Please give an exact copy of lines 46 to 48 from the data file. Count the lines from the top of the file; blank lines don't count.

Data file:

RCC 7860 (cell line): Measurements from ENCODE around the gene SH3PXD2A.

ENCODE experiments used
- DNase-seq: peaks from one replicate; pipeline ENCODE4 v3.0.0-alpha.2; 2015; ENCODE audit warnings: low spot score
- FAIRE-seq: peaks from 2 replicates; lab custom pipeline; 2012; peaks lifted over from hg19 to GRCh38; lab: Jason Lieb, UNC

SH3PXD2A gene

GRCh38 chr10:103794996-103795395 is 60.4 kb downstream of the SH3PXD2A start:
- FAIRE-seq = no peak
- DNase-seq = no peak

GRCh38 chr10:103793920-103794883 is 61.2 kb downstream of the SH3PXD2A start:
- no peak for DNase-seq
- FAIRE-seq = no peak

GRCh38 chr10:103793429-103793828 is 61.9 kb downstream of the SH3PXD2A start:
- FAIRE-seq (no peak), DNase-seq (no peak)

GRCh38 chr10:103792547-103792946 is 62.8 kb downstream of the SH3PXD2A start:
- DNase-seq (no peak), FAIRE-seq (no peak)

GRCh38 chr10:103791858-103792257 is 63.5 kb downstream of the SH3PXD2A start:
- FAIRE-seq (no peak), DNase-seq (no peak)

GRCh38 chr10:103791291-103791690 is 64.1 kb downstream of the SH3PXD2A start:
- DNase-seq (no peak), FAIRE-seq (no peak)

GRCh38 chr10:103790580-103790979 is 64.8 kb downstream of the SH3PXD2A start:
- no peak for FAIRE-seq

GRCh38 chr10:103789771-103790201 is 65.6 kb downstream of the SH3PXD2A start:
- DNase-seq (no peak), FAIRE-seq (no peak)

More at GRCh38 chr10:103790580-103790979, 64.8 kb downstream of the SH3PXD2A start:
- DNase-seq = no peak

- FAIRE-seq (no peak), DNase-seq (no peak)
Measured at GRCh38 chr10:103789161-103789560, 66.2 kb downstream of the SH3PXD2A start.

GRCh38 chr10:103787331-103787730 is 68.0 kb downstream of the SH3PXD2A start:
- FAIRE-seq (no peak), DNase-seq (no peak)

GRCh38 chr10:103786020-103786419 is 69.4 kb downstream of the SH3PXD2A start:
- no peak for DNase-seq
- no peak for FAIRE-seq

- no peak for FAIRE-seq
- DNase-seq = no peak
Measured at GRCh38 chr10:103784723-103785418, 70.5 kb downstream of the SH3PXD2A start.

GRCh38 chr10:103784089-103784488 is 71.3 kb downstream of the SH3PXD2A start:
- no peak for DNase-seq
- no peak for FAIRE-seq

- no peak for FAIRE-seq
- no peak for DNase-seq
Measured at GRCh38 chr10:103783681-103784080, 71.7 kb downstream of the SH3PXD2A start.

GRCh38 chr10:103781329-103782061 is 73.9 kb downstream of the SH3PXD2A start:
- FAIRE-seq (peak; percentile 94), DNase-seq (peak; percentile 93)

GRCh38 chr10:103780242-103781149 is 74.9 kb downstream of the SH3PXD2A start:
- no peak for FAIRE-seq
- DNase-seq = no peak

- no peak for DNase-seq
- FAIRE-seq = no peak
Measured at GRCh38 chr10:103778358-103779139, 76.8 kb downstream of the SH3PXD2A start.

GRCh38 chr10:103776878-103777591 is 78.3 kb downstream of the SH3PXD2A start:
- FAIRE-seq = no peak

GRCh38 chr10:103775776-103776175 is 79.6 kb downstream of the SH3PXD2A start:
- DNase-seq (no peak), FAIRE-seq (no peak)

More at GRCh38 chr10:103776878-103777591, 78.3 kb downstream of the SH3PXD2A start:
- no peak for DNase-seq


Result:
- DNase-seq = no peak

- no peak for DNase-seq
- FAIRE-seq = no peak